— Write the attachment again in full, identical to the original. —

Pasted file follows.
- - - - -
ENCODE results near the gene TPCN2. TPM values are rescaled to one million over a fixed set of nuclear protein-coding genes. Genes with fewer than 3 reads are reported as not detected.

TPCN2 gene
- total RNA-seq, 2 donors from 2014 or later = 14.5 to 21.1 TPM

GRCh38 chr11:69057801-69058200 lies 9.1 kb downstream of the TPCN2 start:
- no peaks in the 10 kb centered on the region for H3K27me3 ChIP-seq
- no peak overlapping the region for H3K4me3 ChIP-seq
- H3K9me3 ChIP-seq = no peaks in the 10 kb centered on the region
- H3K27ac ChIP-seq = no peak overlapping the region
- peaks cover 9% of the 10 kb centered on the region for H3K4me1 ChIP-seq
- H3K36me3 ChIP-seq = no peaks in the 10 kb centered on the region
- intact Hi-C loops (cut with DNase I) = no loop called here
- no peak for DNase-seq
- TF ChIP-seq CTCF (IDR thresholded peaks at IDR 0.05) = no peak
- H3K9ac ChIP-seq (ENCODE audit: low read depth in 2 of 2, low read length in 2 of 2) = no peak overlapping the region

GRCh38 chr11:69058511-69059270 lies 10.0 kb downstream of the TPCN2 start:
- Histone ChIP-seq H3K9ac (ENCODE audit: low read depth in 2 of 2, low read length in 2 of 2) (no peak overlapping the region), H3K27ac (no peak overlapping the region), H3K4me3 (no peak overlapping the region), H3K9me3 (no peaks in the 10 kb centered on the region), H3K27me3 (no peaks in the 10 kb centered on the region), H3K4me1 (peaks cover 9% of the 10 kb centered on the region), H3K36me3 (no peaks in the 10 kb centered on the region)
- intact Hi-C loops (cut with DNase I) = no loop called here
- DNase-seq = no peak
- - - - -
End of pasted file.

ENCODE results near the gene TPCN2. TPM values are rescaled to one million over a fixed set of nuclear protein-coding genes. Genes with fewer than 3 reads are reported as not detected.

TPCN2 gene
- total RNA-seq, 2 donors from 2014 or later = 14.5 to 21.1 TPM

GRCh38 chr11:69057801-69058200 lies 9.1 kb downstream of the TPCN2 start:
- no peaks in the 10 kb centered on the region for H3K27me3 ChIP-seq
- no peak overlapping the region for H3K4me3 ChIP-seq
- H3K9me3 ChIP-seq = no peaks in the 10 kb centered on the region
- H3K27ac ChIP-seq = no peak overlapping the region
- peaks cover 9% of the 10 kb centered on the region for H3K4me1 ChIP-seq
- H3K36me3 ChIP-seq = no peaks in the 10 kb centered on the region
- intact Hi-C loops (cut with DNase I) = no loop called here
- no peak for DNase-seq
- TF ChIP-seq CTCF (IDR thresholded peaks at IDR 0.05) = no peak
- H3K9ac ChIP-seq (ENCODE audit: low read depth in 2 of 2, low read length in 2 of 2) = no peak overlapping the region

GRCh38 chr11:69058511-69059270 lies 10.0 kb downstream of the TPCN2 start:
- Histone ChIP-seq H3K9ac (ENCODE audit: low read depth in 2 of 2, low read length in 2 of 2) (no peak overlapping the region), H3K27ac (no peak overlapping the region), H3K4me3 (no peak overlapping the region), H3K9me3 (no peaks in the 10 kb centered on the region), H3K27me3 (no peaks in the 10 kb centered on the region), H3K4me1 (peaks cover 9% of the 10 kb centered on the region), H3K36me3 (no peaks in the 10 kb centered on the region)
- intact Hi-C loops (cut with DNase I) = no loop called here
- DNase-seq = no peak